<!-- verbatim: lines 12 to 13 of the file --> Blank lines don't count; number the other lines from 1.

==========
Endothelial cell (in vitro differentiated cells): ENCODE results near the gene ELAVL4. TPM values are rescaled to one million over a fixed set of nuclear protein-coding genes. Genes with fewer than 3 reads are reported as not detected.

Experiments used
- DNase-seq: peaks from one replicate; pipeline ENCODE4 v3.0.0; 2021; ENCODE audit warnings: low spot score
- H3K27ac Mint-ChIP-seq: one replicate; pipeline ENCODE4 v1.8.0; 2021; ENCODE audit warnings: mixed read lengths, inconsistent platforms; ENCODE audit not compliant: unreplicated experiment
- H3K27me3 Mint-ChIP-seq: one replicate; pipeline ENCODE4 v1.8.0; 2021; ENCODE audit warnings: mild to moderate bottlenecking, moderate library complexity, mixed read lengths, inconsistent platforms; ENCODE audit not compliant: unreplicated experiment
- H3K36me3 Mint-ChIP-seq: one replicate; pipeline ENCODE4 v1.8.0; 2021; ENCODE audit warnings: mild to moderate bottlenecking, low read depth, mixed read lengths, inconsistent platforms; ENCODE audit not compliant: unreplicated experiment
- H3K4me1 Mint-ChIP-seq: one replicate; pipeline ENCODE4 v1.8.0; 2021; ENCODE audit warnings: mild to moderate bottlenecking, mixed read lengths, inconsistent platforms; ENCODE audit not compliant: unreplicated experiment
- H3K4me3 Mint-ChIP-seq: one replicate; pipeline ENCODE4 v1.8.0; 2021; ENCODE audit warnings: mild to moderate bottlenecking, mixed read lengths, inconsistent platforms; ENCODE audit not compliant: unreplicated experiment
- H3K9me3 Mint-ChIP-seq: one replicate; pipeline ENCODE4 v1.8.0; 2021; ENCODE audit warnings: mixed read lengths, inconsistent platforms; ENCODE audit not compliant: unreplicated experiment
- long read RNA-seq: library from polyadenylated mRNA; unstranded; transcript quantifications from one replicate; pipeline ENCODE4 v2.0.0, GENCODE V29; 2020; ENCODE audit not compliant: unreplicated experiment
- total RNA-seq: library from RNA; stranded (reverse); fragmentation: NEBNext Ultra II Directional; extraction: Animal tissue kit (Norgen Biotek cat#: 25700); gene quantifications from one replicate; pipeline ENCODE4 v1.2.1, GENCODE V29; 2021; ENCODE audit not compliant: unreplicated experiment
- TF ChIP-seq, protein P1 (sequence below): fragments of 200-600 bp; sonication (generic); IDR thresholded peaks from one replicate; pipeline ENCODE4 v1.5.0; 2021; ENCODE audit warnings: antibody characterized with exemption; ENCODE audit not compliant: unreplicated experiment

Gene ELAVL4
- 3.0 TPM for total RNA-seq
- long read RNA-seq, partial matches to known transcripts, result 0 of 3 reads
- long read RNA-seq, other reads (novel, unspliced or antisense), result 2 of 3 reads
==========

- TF ChIP-seq, protein P1 (sequence below): fragments of 200-600 bp; sonication (generic); IDR thresholded peaks from one replicate; pipeline ENCODE4 v1.5.0; 2021; ENCODE audit warnings: antibody characterized with exemption; ENCODE audit not compliant: unreplicated experiment

Gene ELAVL4